Former Mozilla Firefox Developer Admits Antivirus Software Is "Terrible" And Needs To Be Uninstalled

Is antivirus software actually necessary? A former developer at Mozilla gives a resounding NO.

Robert O'Callahan, recently of Mozilla Firefox, has indicated in his blog that antivirus software and the vendors that peddle them are, in his words, terrible.

Invasive AV Software

Mozilla Firefox and Google Chrome both experienced how invasive an antivirus software can be. O'Callahan recalls one particular moment when he was still employed as a developer for Mozilla in which he had to make sure ASLR (address-space layout randomisation) worked for Firefox on Windows. Before they were able to get things going, a number of AV vendors injected their own ASLR-disabled DLLs into Mozilla's processes. And one after another, the AV broke the ASLR.

Nicholas Nethercote of Mozilla Firefox's MemShrink project went a step further by naming the root of all AV evil. Nethercote stressed that "McAfee is killing us", in reference to one of the first AV software created by Intel Security which was founded by John McAfee. According to Nethercote, the McAfee software was occupying a large portion of memory making it difficult for Firefox to lessen its memory footprint.

Google Chrome Also Against AV Software

It seems like O'Callahan is not alone in his belief that antivirus software is not really necessary. The chief of security of Google Chrome, Justin Schuh, is also not a fan of the antivirus software. He went on record to say that the "single biggest impediment to shipping a secure browser" is the antivirus. He also mentioned that a certain antivirus software was the reason why the sandboxing of Win32 Flash was delayed for more than a year.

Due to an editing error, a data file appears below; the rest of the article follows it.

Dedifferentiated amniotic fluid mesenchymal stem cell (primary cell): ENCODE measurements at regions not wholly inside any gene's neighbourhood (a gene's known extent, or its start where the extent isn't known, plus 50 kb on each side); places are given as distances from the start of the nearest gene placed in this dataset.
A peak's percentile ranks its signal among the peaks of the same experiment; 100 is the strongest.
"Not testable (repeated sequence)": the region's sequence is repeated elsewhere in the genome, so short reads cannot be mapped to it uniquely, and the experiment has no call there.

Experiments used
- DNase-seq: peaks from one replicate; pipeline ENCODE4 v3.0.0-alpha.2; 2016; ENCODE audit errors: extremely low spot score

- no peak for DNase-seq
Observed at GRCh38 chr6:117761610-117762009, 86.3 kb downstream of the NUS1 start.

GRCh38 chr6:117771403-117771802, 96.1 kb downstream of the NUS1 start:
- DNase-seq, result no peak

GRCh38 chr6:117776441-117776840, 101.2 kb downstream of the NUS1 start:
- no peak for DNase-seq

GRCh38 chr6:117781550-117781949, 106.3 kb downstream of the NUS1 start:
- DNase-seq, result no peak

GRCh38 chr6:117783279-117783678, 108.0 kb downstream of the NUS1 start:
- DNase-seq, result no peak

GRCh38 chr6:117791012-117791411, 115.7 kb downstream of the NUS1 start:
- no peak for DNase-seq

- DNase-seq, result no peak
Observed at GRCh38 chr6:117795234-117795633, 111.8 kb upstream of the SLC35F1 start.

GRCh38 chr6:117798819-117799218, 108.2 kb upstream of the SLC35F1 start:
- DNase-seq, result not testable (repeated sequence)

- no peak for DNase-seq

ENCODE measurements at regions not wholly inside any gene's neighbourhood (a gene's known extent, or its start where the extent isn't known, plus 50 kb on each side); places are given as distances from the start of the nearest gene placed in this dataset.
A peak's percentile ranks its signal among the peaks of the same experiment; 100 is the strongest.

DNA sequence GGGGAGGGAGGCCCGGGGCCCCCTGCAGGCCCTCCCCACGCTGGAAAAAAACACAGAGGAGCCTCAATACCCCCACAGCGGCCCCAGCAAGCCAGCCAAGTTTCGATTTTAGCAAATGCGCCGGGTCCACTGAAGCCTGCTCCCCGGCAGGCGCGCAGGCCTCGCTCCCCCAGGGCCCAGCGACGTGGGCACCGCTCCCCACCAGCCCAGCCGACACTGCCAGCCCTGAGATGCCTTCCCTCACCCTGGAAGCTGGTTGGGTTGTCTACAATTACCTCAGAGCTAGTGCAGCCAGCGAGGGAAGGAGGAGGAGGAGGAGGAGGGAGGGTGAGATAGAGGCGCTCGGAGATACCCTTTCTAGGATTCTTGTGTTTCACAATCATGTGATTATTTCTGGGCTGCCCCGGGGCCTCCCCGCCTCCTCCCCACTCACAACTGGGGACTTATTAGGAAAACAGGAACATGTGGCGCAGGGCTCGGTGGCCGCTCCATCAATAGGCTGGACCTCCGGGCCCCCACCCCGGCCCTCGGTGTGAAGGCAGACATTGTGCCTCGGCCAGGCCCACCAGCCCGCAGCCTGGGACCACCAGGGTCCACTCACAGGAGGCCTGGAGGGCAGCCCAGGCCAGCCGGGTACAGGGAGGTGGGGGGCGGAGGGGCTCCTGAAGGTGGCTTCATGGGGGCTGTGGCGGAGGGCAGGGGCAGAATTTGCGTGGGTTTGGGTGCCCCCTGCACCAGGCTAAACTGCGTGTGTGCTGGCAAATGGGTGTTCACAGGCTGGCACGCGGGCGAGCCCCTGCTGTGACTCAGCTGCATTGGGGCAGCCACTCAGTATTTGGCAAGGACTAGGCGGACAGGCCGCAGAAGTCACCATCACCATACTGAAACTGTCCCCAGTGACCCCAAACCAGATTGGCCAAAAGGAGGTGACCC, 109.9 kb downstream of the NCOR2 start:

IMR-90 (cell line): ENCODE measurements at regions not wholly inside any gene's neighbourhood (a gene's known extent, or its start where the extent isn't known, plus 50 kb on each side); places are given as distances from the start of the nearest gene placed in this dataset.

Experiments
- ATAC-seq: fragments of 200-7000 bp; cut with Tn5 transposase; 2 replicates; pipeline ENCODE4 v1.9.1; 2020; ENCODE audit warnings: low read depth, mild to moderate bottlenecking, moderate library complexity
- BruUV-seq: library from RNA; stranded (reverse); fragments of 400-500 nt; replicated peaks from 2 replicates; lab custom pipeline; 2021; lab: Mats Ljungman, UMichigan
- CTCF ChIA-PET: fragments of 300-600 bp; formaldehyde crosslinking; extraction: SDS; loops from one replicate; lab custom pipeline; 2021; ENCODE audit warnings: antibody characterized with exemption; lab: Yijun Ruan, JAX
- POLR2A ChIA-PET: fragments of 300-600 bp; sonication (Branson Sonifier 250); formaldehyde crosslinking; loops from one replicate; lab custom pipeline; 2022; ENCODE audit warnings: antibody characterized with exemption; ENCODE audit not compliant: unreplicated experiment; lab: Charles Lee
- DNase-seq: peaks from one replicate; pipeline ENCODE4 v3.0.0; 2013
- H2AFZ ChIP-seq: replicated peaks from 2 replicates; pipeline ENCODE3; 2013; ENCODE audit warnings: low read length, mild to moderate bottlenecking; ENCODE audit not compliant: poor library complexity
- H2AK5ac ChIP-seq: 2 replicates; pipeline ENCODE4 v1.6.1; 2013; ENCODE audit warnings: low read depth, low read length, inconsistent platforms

To AV Or Not To AV

O'Callahan insists that AV software is not necessary and may even be bad for computers. According to ARS Technica, Google's Project Zero discovered 25 bugs in AV products from Symantec/Norton. A number of vulnerabilities have also been uncovered by Project Zero as detailed by Tavis Ormandy, one of the project's researchers.

As it stands, O'Callahan is recommending that users just update their OS and software regularly instead of relying on AV to keep computers safe.

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